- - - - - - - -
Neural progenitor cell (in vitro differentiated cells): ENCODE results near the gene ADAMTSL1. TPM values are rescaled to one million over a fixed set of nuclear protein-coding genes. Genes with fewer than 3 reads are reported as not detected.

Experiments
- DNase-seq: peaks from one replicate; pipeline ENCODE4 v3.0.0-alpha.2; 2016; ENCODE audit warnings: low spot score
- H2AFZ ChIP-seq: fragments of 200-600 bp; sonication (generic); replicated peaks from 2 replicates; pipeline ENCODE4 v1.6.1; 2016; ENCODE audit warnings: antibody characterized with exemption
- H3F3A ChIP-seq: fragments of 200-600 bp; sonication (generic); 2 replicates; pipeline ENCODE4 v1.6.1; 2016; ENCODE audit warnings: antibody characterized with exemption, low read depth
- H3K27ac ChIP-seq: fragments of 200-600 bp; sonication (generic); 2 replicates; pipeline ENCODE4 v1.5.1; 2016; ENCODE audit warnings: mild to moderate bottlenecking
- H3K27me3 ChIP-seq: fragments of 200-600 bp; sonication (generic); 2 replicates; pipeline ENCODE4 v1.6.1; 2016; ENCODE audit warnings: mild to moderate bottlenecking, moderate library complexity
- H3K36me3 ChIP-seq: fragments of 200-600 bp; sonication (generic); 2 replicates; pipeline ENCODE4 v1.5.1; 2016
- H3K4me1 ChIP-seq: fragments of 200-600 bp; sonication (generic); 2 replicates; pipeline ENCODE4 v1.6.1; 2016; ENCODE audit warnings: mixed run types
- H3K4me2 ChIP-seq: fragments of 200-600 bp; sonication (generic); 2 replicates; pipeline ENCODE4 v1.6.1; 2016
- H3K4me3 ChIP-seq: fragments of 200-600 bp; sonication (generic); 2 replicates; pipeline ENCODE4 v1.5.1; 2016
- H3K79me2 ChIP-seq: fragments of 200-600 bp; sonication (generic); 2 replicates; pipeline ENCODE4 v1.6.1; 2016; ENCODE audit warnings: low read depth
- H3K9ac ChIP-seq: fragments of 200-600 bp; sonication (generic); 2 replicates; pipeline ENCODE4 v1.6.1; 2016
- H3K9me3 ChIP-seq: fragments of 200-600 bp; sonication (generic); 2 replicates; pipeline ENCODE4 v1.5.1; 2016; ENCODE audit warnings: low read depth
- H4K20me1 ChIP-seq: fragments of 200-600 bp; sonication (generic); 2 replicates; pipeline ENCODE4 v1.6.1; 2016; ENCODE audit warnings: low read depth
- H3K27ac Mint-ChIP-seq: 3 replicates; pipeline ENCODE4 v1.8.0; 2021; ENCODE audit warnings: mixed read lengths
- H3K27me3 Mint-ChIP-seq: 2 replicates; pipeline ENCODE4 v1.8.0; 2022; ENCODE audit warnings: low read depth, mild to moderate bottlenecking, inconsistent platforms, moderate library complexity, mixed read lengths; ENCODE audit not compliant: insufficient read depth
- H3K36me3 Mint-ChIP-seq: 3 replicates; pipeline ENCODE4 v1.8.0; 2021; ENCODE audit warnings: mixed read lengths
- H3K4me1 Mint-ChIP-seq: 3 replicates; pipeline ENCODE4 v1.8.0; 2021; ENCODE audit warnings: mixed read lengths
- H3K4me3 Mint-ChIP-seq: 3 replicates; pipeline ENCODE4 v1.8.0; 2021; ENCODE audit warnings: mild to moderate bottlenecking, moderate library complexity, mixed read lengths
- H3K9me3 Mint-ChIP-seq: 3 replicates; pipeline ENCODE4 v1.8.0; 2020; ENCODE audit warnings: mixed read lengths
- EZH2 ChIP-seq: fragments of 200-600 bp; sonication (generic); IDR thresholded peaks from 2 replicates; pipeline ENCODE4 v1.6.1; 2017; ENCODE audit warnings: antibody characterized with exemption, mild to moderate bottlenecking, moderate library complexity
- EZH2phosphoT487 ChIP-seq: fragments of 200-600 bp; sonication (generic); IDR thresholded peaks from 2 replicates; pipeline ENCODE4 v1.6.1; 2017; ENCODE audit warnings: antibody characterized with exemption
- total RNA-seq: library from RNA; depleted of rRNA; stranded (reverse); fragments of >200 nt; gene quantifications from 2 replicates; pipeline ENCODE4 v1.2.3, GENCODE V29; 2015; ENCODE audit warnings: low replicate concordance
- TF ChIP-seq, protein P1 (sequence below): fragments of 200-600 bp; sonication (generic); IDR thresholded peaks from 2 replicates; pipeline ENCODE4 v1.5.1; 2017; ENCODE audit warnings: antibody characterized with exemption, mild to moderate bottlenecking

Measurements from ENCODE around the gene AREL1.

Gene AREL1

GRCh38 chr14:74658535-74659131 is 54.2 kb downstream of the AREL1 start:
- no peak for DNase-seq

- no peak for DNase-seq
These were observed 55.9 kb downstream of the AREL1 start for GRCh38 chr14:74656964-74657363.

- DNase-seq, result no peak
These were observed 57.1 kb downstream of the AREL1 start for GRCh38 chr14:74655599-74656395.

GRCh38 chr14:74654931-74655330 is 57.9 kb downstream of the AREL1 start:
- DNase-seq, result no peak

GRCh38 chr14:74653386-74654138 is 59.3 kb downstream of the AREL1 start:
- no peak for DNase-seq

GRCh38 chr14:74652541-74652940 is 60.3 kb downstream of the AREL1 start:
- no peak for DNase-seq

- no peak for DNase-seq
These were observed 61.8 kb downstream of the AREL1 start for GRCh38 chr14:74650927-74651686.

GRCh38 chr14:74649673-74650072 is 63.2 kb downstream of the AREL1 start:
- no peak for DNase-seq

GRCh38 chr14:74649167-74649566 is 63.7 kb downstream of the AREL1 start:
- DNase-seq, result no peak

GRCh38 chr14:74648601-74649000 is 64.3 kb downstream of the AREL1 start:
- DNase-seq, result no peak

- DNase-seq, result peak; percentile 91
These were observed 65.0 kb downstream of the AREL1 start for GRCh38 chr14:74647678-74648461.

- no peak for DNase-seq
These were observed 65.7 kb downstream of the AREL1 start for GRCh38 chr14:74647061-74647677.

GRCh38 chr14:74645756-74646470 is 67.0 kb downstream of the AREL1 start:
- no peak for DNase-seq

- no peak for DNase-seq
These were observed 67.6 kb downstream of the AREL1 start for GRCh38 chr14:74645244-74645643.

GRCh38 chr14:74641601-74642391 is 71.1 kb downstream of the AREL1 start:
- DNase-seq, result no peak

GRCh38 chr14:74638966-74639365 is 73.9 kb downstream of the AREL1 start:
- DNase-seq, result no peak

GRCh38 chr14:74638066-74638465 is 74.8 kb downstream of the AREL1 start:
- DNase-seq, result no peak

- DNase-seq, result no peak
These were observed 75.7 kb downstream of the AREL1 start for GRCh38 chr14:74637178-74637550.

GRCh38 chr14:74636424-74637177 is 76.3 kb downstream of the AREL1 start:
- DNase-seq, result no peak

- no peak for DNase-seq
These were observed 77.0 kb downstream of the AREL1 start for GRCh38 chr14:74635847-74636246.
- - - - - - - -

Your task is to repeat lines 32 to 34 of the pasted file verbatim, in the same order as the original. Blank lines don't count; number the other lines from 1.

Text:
- DNase-seq, result no peak
These were observed 57.1 kb downstream of the AREL1 start for GRCh38 chr14:74655599-74656395.

GRCh38 chr14:74654931-74655330 is 57.9 kb downstream of the AREL1 start: